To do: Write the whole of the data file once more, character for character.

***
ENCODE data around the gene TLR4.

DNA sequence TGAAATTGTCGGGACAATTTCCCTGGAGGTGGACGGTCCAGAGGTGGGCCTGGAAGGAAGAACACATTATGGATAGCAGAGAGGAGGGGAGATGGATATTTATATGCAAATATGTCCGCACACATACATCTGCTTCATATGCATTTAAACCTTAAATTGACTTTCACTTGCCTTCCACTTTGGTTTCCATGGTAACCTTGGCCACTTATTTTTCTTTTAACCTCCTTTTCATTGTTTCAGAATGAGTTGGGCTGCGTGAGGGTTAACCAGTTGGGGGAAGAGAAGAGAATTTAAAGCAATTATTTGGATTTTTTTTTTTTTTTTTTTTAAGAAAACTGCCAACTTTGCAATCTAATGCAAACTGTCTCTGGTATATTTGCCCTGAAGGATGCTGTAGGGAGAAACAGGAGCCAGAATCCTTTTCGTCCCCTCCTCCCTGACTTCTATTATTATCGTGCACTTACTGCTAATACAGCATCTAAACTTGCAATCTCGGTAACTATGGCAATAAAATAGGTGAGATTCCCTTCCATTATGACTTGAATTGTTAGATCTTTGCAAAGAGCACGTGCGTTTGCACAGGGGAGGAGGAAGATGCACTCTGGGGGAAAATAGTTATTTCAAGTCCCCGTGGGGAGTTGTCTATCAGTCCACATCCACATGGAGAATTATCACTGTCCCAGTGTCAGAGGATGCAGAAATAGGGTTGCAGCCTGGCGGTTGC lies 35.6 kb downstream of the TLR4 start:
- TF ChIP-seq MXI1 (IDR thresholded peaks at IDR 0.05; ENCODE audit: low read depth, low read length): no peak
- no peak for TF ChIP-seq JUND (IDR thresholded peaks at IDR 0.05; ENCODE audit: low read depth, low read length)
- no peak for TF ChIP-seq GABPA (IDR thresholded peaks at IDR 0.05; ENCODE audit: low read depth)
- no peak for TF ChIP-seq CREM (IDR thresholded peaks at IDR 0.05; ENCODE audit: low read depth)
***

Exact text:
ENCODE data around the gene TLR4.

DNA sequence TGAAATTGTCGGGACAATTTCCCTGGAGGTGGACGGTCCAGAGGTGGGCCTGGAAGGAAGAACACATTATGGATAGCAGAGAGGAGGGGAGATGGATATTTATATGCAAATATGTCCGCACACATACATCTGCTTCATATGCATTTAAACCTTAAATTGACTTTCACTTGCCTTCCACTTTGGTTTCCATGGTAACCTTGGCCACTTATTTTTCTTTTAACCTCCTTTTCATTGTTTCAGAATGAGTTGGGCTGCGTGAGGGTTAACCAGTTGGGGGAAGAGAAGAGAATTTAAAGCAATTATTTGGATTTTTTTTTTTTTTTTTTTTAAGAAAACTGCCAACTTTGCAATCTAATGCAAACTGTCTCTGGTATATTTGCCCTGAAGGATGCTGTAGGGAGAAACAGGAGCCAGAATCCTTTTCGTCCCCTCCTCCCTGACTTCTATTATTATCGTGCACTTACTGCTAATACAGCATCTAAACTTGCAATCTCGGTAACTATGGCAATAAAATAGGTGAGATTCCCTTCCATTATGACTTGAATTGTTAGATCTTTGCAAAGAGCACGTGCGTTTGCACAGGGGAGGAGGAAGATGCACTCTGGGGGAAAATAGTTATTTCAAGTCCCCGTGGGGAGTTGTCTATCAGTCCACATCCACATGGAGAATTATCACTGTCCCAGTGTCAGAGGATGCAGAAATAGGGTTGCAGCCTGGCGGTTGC lies 35.6 kb downstream of the TLR4 start:
- TF ChIP-seq MXI1 (IDR thresholded peaks at IDR 0.05; ENCODE audit: low read depth, low read length): no peak
- no peak for TF ChIP-seq JUND (IDR thresholded peaks at IDR 0.05; ENCODE audit: low read depth, low read length)
- no peak for TF ChIP-seq GABPA (IDR thresholded peaks at IDR 0.05; ENCODE audit: low read depth)
- no peak for TF ChIP-seq CREM (IDR thresholded peaks at IDR 0.05; ENCODE audit: low read depth)